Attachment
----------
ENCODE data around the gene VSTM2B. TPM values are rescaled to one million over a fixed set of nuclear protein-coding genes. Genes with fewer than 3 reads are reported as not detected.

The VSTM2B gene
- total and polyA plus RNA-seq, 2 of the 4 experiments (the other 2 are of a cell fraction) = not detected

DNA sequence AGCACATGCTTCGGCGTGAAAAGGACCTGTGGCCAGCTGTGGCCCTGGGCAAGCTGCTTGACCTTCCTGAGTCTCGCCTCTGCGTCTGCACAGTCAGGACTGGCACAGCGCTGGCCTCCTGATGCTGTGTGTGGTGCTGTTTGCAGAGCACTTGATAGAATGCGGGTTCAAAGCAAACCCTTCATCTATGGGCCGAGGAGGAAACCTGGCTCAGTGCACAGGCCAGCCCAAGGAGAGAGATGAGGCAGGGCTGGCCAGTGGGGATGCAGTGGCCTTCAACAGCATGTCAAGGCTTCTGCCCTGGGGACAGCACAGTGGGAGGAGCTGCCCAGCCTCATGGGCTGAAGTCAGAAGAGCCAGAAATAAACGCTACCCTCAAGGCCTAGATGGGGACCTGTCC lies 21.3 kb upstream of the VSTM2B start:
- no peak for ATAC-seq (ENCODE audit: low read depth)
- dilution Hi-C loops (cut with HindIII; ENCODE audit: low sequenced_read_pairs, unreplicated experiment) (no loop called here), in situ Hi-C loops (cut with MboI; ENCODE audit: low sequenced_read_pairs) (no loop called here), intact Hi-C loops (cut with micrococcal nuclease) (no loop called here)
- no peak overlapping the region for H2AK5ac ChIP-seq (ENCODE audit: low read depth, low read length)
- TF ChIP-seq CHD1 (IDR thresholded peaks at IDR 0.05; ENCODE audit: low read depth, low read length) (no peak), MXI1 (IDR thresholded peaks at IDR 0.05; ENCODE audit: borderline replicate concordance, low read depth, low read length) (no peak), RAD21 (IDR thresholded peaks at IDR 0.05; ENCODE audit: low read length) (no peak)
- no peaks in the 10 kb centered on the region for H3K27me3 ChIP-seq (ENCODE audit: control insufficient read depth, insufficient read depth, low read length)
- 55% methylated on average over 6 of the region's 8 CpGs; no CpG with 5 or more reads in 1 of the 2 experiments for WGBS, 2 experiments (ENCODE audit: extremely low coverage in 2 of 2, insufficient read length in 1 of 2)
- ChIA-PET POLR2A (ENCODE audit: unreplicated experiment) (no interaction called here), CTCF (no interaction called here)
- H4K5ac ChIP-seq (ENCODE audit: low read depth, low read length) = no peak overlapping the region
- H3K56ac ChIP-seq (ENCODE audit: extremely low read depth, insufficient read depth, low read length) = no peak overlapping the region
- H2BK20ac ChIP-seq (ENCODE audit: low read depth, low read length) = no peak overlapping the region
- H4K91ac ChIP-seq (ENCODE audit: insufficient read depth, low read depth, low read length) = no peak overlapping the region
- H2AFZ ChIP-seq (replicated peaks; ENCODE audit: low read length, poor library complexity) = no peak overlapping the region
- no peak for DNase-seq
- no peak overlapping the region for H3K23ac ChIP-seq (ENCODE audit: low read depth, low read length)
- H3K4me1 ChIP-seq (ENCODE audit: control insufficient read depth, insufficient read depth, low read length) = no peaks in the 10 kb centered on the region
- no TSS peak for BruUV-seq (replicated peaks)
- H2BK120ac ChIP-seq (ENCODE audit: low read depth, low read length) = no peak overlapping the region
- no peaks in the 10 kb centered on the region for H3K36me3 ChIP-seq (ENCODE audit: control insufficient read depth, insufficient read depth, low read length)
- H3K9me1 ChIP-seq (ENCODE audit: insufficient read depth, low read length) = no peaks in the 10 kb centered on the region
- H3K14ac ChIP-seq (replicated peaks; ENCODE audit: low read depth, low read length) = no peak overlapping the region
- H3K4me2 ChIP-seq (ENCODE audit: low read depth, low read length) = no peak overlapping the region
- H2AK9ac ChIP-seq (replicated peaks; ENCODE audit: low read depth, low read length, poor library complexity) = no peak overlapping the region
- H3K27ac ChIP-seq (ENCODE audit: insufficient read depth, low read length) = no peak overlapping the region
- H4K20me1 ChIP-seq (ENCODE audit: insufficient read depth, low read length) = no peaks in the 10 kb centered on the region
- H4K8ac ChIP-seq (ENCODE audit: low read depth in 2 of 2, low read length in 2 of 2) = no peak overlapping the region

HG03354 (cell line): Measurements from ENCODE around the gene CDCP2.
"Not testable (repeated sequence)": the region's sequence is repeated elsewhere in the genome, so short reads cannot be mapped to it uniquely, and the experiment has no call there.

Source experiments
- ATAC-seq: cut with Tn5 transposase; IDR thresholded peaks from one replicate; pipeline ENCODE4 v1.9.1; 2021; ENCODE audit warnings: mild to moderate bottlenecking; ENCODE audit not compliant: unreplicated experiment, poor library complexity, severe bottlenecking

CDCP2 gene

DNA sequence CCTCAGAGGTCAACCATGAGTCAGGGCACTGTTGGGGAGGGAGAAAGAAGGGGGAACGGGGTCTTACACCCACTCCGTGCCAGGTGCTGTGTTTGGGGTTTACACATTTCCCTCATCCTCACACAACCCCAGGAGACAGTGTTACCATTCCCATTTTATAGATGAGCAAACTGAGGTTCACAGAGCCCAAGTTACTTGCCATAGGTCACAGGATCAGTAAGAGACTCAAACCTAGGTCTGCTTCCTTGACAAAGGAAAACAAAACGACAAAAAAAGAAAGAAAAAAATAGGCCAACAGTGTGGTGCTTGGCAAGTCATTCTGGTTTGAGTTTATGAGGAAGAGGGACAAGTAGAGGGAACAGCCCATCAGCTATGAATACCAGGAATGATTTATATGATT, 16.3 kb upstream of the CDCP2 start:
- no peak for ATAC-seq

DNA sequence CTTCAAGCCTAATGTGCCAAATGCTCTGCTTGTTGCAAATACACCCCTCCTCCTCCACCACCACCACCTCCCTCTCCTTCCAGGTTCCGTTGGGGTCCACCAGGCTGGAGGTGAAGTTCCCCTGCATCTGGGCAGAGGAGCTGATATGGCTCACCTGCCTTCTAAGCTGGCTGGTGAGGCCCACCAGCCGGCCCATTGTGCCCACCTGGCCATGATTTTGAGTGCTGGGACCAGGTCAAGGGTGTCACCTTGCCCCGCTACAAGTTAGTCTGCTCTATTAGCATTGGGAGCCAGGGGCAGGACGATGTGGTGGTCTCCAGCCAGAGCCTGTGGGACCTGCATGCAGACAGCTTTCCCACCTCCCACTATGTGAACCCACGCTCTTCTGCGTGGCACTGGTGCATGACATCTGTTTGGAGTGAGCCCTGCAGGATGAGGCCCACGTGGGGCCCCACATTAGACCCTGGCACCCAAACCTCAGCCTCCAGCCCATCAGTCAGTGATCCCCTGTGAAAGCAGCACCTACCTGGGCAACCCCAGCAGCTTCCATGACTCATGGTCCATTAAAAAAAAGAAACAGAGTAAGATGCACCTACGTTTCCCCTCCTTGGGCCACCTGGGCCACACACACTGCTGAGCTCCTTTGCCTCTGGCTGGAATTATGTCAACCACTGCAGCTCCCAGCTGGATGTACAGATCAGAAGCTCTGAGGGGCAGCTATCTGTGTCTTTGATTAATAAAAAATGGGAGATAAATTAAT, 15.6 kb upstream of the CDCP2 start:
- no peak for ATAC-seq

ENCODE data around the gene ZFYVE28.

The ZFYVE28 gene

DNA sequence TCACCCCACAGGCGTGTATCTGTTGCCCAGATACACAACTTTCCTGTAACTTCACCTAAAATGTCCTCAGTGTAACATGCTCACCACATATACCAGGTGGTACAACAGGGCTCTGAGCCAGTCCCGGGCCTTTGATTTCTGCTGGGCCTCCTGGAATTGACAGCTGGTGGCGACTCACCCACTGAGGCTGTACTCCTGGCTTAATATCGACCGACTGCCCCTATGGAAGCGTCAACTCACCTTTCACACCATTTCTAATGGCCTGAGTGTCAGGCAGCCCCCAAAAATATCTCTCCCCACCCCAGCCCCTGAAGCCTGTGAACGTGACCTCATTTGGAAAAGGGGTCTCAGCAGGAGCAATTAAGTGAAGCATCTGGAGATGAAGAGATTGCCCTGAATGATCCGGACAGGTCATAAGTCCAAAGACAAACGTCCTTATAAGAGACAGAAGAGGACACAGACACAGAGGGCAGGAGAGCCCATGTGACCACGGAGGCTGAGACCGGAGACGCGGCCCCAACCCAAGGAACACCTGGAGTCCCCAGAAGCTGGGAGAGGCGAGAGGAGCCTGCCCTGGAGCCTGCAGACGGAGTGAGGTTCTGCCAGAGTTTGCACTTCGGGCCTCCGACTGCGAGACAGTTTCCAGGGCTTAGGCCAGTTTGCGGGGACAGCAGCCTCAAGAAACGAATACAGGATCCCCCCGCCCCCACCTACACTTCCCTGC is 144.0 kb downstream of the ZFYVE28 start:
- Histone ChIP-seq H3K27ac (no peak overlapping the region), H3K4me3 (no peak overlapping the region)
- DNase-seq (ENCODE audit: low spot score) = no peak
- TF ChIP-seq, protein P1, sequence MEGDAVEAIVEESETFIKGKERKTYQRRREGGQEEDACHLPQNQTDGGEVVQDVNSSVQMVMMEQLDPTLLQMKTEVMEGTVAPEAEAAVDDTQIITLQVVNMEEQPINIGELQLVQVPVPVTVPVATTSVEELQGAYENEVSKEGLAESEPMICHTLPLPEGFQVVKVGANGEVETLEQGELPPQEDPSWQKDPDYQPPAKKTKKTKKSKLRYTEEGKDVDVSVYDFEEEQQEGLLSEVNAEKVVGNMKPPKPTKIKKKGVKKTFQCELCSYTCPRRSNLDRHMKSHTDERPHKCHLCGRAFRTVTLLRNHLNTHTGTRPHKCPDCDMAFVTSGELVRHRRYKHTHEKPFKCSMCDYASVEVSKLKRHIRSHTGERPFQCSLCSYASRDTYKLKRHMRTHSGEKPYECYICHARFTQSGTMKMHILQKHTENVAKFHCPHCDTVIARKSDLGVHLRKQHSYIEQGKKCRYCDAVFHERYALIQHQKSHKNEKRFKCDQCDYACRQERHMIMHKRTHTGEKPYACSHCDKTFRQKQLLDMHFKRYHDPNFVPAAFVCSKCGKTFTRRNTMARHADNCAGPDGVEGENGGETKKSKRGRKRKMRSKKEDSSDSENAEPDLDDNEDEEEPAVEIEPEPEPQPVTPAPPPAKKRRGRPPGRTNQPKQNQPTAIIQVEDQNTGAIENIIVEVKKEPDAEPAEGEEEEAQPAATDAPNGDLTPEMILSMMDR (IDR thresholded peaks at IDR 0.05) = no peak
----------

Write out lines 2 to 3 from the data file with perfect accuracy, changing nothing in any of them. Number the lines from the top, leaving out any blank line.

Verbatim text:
The VSTM2B gene
- total and polyA plus RNA-seq, 2 of the 4 experiments (the other 2 are of a cell fraction) = not detected